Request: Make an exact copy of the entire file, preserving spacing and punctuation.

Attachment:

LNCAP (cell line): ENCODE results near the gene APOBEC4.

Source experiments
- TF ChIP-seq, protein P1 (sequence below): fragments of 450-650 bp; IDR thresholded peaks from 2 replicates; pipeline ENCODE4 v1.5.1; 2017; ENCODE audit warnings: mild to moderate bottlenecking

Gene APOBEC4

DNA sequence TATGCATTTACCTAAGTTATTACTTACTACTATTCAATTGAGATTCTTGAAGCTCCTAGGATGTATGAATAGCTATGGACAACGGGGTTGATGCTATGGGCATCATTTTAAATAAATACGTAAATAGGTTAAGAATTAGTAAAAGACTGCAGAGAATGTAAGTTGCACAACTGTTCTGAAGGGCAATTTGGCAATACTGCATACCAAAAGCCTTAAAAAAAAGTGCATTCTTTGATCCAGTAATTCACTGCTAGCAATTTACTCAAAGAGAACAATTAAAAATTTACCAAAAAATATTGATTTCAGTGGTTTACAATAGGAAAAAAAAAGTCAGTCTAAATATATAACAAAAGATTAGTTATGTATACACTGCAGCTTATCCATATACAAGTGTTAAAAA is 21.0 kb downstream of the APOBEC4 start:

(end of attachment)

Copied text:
LNCAP (cell line): ENCODE results near the gene APOBEC4.

Source experiments
- TF ChIP-seq, protein P1 (sequence below): fragments of 450-650 bp; IDR thresholded peaks from 2 replicates; pipeline ENCODE4 v1.5.1; 2017; ENCODE audit warnings: mild to moderate bottlenecking

Gene APOBEC4

DNA sequence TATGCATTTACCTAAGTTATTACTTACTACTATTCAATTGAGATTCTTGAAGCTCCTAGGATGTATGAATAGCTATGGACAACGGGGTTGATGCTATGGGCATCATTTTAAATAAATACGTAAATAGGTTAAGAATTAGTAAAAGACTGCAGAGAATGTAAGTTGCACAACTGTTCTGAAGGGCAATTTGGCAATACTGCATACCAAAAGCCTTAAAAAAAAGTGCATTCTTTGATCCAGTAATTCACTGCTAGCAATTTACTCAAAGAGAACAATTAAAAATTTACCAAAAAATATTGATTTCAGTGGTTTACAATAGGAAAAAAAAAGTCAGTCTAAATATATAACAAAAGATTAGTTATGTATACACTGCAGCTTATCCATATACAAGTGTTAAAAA is 21.0 kb downstream of the APOBEC4 start: